On Thursday, I’ll be addressing the social web and its impact on practical education at Expo-Langues in Paris. I plan to talk about the shift from push learning to pull that refocuses language learning from courses to learning environments. Du pousser au tirer.
Today started with a black swan event: snow on the French Riviera:
I used to bring California weather with me wherever I travelled. Now I seem to bring snow and ice. Brrrrr….
Just got back to my apartment in Paris Continue reading Paris et Expo-Langues
The metronome that measures the pace of human progress ticks ever faster. More happens in one of your seconds at work than in one of your grandfather’s hours. You can feel it, can’t you?
People and organizations around the globe are linking into a single vast network. Every new connection creates more value than it gives up. Membership is snowballing. Interconnections form like topsy. Time accelerates because the denser the interconnections of a network, the faster its cycle time.
As events Continue reading Time is speeding up
I’m investigating how people learn to speak a new language.
More than a million people have signed up with Chinese Pod to learn to speak Chinese.
Co-host Jenny Zhu filled me in on how this Shanghai-based company is helping adult learners, 60% of them from the U.S., attain fluency. Podcasts, more than a thousand of them, are part of the answer, but it takes more than exposure to 12-minute podcasts to master a language.
Most of Chinese Pod’s learners are 25-50 year old adults who Continue reading Learning a language (1)
This morning I revisited the delightful story of how people learn to do their jobs at New Seasons Market, a chain of nine natural food stores in Portland, Oregon.
New Seasons exemplifies taking a non-training alternative to workplace learning.
That New Seasons is a people-oriented business echoes in their approach to learning.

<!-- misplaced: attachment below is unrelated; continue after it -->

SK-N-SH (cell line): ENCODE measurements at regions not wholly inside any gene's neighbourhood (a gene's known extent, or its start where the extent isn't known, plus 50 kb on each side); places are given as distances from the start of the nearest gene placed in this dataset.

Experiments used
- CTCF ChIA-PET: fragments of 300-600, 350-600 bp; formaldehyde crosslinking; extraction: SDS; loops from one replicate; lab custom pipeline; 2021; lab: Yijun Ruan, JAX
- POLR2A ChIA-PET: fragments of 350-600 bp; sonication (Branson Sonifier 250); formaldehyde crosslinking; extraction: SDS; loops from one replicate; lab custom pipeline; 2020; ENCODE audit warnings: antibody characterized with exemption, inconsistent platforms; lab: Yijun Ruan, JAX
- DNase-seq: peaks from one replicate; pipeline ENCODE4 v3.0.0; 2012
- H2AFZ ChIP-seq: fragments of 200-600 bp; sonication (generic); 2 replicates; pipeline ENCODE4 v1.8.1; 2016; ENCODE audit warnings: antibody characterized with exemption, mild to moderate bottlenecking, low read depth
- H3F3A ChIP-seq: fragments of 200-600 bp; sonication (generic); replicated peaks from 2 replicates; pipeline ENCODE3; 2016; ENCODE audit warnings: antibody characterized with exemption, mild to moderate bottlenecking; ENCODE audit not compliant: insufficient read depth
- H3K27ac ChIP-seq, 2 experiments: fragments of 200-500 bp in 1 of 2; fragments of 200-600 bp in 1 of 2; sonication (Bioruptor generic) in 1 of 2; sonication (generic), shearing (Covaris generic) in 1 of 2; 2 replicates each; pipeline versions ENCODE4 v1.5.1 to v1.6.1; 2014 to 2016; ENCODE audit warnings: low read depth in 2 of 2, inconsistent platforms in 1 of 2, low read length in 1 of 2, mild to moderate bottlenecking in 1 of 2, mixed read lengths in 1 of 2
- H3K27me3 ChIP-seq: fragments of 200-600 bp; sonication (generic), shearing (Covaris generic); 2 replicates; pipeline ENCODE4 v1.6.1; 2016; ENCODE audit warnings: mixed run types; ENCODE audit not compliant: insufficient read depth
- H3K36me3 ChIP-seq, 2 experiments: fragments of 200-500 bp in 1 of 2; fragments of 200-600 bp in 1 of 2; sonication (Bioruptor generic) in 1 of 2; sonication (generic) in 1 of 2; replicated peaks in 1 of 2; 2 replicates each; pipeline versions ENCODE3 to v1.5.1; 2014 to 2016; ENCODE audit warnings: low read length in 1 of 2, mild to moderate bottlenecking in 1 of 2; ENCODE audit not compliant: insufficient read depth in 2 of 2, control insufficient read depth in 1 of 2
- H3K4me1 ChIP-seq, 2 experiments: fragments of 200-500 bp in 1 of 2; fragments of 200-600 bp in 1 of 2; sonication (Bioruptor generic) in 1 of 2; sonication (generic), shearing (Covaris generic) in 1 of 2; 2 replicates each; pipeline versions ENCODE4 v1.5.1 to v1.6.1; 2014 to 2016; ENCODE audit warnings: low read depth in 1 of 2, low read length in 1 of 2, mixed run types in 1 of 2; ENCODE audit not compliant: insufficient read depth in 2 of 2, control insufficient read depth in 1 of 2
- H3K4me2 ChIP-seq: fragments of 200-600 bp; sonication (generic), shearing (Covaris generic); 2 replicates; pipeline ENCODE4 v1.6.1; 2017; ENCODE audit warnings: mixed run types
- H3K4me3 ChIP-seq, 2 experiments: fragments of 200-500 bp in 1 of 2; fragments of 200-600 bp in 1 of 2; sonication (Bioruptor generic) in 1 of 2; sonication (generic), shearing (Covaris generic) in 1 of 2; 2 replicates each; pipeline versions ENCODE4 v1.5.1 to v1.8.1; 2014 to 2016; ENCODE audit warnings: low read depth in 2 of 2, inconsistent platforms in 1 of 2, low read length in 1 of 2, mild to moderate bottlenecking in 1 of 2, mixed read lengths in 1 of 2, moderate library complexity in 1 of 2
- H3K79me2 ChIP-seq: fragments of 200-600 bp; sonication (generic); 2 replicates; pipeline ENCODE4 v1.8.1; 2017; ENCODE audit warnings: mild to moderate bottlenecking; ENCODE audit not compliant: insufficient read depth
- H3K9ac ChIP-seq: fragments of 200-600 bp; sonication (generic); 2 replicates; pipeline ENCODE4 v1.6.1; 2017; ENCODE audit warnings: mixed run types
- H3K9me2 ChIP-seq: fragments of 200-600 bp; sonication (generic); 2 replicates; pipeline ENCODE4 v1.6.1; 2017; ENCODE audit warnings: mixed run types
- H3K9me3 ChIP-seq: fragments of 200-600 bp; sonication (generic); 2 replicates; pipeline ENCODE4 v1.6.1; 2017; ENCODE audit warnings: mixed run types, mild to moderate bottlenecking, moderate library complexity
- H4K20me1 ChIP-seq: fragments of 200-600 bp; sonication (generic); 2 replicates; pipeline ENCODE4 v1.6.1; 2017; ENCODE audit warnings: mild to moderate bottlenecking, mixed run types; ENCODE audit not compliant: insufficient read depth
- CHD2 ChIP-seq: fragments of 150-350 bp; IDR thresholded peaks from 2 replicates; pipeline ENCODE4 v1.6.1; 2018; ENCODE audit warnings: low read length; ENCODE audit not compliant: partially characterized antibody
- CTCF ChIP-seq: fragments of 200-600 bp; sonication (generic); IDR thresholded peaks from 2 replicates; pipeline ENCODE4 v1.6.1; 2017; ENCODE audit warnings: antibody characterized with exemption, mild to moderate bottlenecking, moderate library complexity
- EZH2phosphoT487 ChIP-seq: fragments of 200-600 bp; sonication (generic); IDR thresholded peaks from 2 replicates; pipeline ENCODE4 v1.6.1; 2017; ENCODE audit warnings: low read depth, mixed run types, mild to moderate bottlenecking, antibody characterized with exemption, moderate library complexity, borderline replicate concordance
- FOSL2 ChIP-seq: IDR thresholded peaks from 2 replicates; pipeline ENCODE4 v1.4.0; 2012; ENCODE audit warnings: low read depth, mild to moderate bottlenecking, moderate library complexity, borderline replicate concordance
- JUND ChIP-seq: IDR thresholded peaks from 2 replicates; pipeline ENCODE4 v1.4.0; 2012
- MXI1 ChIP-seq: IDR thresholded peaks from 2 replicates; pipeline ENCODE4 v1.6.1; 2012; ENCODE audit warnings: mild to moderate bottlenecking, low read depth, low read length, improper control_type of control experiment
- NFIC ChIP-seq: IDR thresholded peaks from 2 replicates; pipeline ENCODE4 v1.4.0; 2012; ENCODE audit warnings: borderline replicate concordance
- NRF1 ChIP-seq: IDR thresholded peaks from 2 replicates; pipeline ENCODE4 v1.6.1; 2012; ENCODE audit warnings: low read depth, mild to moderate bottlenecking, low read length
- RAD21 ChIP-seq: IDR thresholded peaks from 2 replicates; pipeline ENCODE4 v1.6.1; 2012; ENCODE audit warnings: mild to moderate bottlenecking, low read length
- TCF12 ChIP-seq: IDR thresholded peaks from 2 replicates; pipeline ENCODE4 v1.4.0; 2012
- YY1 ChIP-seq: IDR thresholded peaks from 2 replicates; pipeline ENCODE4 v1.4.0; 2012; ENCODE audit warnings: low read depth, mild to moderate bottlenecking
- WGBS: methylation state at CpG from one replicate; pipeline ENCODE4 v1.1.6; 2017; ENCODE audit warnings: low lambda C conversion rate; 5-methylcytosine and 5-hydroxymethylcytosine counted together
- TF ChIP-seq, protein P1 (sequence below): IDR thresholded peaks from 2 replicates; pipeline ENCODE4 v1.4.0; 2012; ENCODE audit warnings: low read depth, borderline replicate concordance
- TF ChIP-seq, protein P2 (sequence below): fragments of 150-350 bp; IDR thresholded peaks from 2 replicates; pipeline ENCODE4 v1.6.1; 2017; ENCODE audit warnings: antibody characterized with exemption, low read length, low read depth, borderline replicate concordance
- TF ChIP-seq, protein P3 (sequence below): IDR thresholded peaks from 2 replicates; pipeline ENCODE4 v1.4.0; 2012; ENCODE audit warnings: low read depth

Today’s New York Times tells the story of the MBA program at Frederick Taylor University, an unaccredited business school headquartered in Moraga, California. For a mere $5,000 you can earn an MBA from the “university.” The school is entirely online, has no classes, and measures student performance with open-book, multiple-choice exams.
The Times astutely notes that the program at Frederick Taylor is not as rigorous as those offered by its accredited peers although naive applicants don’t Continue reading Zany times in the for-profit college business
Ten days ago I flew to Switzerland for a mountaintop retreat with twenty thought leaders from around the world to ponder better ways to manage organizations.
On the flight over, I watched the film Inside Job, a documentary about the shenanigans that led to the financial meltdown fueled by the subprime mortgage bubble. The movie’s incendiary. There are lots of bad apples out there: self-serving financial engineers, ratings agencies, regulators, bankers, and more. Guilty, guilty, guilty.
As Continue reading The Stoos Gathering & Working Smarter
“This is business.” — Vito Corleone, The Godfather
Business is changing, and the learning function must change along with it.
Rigid, industrial-age corporations are not keeping up with the pace of change. Customer Spring, Shareholder Spring, and Worker Spring may break out any day. Everyone’s mad as hell. They won’t take it any more.
How bad is it? The lifespan of corporations is at an all-time low. The majority of workers are frustrated, unhappy, and disengaged. Shareholders Continue reading No more business as usual
Santa brought me a Nikon J1 camera a few days after Christmas. It’s a small shooter with interchangeable lenses. I’m having a ball trying it out.
Santa gave me the Nikon 1 J1 10.1 MP HD Digital Camera System with 10-30mm VR 1 NIKKOR Lens (Black). If I can get used to carrying around a camera that’s slightly larger than my pants pocket, I may get the 30-100 zoom lens as well.
Here’s a sample photo:
Here’s the same photo with a little retouching with a $30 app called Perfect Portrait.
Now Continue reading Nikon J1